Case Studies

316(b) Compliance Without CapX

J.S. Held’s Inaugural Global Risk Report Examines Potential Business Risks & Opportunities in 2024

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The Situation

The US EPA under Section 316(b) of the Clean Water Act requires compliance from certain existing power generation and manufacturing facilities withdrawing cooling water from waters of the United States (WOUS) to reduce impingement/impingement mortality and entrainment of fish and other aquatic organisms at cooling water intake structures. The Rule applies if four requirements are met:

  1. The intake flow threshold is designed for more than two million gallons per day.
  2. At least 25% of that water is used exclusively for cooling.
  3. That water is withdrawn from WOUS.
  4. A National Pollutant Discharge Elimination System permit is required.

How We Advised

J.S. Held was asked to support a power generation client with meeting 316(b) compliance at a facility on the lower Mississippi River in Louisiana. Kurtis Schlicht and Bill Stephens have worked with many clients in Arkansas, Georgia, Louisiana, Michigan, Mississippi, Oklahoma, Tennessee, Texas, Virginia, and Washington, and led this assignment for J.S. Held to demonstrate effective and meaningful compliance without costly and time-consuming capital expenditures.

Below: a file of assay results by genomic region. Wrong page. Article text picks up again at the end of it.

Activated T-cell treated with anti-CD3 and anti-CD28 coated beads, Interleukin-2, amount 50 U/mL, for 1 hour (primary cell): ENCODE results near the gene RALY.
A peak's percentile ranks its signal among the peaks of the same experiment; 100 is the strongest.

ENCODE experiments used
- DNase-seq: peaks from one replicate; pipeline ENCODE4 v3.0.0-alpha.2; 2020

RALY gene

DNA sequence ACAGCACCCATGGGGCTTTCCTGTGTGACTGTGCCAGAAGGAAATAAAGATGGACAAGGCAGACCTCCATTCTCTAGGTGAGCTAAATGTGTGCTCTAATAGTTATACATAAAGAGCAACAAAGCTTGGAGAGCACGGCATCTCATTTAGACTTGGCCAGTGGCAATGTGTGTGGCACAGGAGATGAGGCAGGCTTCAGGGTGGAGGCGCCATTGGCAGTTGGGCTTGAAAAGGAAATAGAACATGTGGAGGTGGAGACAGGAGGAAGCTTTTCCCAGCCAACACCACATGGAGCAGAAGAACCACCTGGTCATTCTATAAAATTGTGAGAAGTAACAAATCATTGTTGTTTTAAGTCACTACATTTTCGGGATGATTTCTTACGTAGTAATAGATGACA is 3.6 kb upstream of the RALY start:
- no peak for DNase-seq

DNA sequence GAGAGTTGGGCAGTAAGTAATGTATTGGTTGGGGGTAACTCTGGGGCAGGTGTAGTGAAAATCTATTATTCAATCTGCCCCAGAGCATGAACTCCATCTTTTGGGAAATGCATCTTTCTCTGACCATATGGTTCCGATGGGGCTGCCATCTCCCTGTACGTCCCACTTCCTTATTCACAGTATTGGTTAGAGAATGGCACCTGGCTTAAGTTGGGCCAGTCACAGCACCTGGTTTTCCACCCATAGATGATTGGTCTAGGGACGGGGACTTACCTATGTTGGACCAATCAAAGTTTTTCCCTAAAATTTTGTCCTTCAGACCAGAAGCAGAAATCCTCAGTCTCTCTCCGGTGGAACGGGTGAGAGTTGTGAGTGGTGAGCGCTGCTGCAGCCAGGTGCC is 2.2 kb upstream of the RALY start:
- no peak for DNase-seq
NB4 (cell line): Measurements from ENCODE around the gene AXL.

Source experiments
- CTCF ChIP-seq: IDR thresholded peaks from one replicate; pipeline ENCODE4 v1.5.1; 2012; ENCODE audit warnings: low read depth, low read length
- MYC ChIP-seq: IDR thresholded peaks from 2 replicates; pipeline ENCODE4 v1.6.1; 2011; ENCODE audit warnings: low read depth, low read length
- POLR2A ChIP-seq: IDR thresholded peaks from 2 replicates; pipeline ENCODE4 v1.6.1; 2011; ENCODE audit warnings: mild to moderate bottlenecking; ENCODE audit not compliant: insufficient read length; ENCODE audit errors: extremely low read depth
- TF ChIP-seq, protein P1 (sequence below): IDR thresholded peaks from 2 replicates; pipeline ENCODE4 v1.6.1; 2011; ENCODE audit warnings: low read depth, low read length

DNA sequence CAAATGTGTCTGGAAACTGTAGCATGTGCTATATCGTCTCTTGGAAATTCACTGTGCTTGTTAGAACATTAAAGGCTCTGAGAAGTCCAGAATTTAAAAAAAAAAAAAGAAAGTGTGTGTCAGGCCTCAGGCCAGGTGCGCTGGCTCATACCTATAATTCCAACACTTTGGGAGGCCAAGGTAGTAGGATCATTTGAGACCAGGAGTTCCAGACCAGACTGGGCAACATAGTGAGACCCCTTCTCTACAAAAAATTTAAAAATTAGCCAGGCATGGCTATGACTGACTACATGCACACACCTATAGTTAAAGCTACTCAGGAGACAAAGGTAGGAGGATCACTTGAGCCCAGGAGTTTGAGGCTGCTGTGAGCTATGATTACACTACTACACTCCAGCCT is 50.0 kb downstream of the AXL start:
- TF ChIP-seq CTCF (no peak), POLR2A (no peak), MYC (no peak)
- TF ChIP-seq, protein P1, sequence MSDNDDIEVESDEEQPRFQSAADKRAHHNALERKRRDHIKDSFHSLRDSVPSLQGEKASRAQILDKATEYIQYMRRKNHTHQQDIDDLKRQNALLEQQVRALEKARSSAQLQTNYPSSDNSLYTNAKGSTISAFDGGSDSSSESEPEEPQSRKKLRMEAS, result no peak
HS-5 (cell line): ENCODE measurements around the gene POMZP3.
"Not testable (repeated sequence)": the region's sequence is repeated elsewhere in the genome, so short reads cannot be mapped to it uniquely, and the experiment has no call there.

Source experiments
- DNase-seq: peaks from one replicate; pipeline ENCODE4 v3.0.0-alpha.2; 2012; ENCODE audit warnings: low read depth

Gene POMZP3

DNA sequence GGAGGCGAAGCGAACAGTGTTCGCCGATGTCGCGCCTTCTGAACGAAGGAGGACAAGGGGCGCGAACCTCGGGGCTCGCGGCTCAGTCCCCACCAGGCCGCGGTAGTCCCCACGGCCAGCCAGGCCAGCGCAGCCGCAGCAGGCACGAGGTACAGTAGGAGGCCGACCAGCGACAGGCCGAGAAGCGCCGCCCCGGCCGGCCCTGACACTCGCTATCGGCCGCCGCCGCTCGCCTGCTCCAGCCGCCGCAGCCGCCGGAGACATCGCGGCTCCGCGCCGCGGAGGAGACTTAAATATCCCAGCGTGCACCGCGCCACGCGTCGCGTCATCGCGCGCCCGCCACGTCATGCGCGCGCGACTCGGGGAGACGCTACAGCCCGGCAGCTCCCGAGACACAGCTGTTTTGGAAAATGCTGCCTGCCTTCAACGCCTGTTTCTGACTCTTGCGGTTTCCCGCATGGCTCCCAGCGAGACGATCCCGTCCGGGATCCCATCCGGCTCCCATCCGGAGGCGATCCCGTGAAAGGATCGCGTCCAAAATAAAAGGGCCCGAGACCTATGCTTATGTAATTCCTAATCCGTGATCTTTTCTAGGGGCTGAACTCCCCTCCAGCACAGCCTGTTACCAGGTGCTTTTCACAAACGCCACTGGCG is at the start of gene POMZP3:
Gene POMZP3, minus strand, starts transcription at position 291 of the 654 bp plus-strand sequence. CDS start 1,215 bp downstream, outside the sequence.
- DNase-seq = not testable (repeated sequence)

Their approach was to determine what equipment the facility currently had in place as well as how it was used, then to develop a strategy for enumerating how many fish were “not” entering the facility from impingement and entrainment. Kurtis and Bill used a “systems of technologies” best technology available (BTA) compliance option allowed by the US EPA and implemented a novel “fisheries-based” approach instead of a costly engineered solution. This method included developing a rate of impingement into the system because what does not get into the system cannot become mortality from the system, thereby reducing impingement mortality and entrainment. As a result, the facility would be able to demonstrate compliance by determining fish reductions into the facility and calculating those credits for minimizing adverse environmental impact.

Key Contacts

Kurtis Schlicht
Senior Director
Energy Transition, Impact Assessment & Permitting
+1 504 370 2003
[email protected]


Bill Stephens, PhD
Senior Project Manager
Energy Transition, Impact Assessment & Permitting
+1 504 370 0402
[email protected]

Related Practice Areas

> Energy Transition Services
We provide comprehensive support for all aspects of energy transition, whether moving toward renewable energy sources; better resilience; or the realization of corporate environmental, social, and governance programs.

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